The Imperial Pacific Casino in the U.S. territory of Saipan is struggling to find legal counsel to defend it and its Chairwoman, Cui Li Jie, against charges of human trafficking and labor law violations.
Back in 2018, Bloomberg ran an article alleging that the Imperial Pacific Casino in the U.S. territory of Saipan was embroiled in dealings that involved money laundering, murder by negligence, and American officials taking bribes from Chinese crime syndicates.
Since then, the casino has been sued over failure to pay debts, narrowly avoided going into receivership, and ultimately cut a deal with the U.S. Department of Labor that has allowed the whole affair to linger on.
The human trafficking suit was brought by seven construction workers who are seeking damages from the casino.
Cui’s lawyer, Juan T. Lizama, resigned from his role in the case on May 29. As a result, the judge has allowed an extension for Cui to find someone else willing to represent her.
Cui appears to have tried to blame her courtroom issues on her “noncompliant” lawyer. Her request for the extension was to give her time to find “a responsible and competent” lawyer. However, Aaron Halegua, the lawyer representing the workers against Cui and the Imperial Pacific, puts the blame squarely on the shoulders of Cui and her translator. Halegua says they showed “a pattern of obstructionist and disobedient behavior.”
Certainly the track record of the casino doesn’t make it easy to presuppose innocence on Cui and the casino’s part.
The U.S.’s backdoor island
Saipan is part of the U.S. unincorporated territory of the Commonwealth of the Northern Mariana Islands. It’s in the middle of the Pacific Ocean, and is home to a U.S naval base, several sites of historical interest to WWII buffs, and the Imperial Pacific Casino.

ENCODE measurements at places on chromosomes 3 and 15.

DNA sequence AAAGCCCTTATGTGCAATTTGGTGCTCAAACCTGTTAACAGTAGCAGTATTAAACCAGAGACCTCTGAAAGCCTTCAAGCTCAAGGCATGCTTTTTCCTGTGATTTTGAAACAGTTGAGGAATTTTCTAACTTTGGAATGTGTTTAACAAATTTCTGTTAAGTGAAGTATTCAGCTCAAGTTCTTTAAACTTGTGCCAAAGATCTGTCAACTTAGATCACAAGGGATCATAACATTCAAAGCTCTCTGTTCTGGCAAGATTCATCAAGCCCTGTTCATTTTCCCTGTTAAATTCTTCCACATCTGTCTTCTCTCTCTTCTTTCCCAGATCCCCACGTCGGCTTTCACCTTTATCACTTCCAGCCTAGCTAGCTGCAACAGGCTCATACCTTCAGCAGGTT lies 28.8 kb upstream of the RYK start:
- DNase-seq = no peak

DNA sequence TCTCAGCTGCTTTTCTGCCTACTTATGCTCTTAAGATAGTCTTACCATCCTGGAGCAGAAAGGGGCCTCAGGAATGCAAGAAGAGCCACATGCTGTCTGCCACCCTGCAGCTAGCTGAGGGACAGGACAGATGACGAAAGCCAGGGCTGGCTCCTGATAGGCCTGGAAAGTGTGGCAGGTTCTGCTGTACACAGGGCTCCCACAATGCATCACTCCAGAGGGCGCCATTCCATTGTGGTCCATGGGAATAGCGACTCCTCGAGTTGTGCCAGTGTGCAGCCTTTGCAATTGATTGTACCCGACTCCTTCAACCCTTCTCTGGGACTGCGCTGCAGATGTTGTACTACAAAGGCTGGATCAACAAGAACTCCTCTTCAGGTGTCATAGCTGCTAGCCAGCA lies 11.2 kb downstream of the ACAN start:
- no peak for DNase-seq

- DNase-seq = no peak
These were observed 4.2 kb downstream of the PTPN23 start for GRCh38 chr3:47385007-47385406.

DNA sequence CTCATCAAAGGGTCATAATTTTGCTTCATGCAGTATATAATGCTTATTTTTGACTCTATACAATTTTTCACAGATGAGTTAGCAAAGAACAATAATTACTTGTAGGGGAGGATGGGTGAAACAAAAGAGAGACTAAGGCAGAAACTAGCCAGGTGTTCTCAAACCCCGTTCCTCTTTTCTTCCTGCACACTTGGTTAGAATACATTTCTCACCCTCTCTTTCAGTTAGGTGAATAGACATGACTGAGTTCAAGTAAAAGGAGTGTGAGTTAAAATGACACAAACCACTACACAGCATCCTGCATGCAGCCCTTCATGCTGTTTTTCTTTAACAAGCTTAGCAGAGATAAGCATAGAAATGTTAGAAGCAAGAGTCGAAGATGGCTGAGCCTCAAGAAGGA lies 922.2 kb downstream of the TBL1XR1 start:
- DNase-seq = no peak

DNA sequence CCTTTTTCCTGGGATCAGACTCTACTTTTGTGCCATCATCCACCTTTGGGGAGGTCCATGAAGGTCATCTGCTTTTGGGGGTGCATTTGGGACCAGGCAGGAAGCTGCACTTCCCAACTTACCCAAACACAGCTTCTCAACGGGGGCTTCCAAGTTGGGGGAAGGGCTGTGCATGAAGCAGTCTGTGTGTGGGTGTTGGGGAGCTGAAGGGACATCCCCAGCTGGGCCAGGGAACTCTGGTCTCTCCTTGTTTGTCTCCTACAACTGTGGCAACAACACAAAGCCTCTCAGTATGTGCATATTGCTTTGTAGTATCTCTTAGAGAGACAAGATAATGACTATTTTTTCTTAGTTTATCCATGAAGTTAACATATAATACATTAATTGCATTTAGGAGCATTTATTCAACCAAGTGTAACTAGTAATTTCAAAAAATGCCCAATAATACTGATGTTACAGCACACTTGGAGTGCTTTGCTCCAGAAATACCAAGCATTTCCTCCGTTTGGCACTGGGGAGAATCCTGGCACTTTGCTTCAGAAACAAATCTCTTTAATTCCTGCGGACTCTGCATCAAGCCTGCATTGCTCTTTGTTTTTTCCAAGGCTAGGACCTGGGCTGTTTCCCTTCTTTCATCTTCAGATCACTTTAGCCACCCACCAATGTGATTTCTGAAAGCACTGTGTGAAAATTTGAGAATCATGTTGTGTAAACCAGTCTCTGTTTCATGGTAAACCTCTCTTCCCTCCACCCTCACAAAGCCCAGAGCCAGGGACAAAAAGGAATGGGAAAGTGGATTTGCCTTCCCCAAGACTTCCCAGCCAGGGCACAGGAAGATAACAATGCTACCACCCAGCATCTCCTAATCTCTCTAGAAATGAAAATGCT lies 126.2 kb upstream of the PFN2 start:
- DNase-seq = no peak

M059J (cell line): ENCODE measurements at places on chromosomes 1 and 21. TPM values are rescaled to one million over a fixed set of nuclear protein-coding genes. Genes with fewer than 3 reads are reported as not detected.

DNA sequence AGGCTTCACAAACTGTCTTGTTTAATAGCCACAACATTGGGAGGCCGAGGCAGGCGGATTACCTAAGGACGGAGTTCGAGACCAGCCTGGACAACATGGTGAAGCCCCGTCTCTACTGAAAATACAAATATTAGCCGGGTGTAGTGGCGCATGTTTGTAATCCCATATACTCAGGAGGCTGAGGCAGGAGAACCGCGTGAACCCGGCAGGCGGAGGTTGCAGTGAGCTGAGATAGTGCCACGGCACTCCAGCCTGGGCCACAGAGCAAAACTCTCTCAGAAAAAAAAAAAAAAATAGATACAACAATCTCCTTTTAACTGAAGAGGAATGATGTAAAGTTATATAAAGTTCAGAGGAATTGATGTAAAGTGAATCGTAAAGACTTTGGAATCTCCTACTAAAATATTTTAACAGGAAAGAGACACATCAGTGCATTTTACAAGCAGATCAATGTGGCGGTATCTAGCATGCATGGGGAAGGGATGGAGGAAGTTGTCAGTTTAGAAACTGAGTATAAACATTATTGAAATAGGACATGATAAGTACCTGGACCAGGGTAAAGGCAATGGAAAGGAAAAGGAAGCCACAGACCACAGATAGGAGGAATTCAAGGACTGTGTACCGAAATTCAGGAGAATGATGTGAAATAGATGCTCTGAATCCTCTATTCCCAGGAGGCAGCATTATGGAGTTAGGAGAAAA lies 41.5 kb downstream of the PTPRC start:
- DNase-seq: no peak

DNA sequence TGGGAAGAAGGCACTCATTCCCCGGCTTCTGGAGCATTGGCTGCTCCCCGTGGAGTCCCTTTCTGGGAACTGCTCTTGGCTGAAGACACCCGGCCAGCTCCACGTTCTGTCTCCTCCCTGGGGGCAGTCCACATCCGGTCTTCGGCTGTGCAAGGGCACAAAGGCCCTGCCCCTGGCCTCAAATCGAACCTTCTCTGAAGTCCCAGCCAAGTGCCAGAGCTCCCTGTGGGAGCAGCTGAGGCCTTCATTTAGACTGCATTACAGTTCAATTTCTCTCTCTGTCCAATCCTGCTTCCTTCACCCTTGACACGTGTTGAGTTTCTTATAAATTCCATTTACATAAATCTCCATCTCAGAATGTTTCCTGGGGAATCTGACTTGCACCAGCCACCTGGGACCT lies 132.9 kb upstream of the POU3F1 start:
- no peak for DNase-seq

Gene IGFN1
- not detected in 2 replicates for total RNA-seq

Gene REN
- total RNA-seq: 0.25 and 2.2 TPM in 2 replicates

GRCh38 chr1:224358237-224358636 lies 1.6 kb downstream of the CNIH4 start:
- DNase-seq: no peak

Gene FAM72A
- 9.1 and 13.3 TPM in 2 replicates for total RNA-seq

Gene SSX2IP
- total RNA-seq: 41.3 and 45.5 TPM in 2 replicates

The Bloomberg article referred to above painted a picture of a U.S. island taken over by a Chinese shell corporation.
“At a temporary storefront, the company, Imperial Pacific International Holdings Ltd., was somehow handling more than $2 billion a month in VIP bets,” wrote Matthew Campbell. “And at the construction site […] so many laborers were getting hurt that [the local hospital] began keeping an unofficial spreadsheet, separate from standard hospital records: a grim catalog of broken bones, lacerations, puncture wounds, dislocated limbs, and eyes penetrated by flying metal.”
The article alleged that millions of dollars of graft were going to the island’s governors, while Imperial Pacific laundered cash into the U.S. financial system via Chinese junkets.
In April 2021, as a sop to both the Chinese and U.S. governments Imperial Pacific quit the junket game. This proved too little too late. The casino was already suffering from the COVID shutdowns.
Debtors started to find it hard to get their money out of Imperial Pacific. They filed suits against the company. And in the end, Imperial Pacific had two choices: appoint a receiver or pay $1,182,793 to the U.S. Department of Labor. Echoing a strategy adopted later by Cui (and, separately, Mike Postle), Imperial Pacific played for time. Eventually, the casino folded.
Now both the casino and Cui are playing a similar game with Halegua. In a report to the court, Halegua lists some of Cui’s legal stratagems. These include allegations that Cui had: evaded service and failed to respond to a subpoena, deleted phone data and falsely claimed to have lost her SIM card, defied a preservation order on her cell phone by continuing to use it, and lied while giving testimony.
The court case is ongoing and, at the current rate, will be for a while. We will have more details for you as it unfolds.
Featured image source: Flickr by David Jones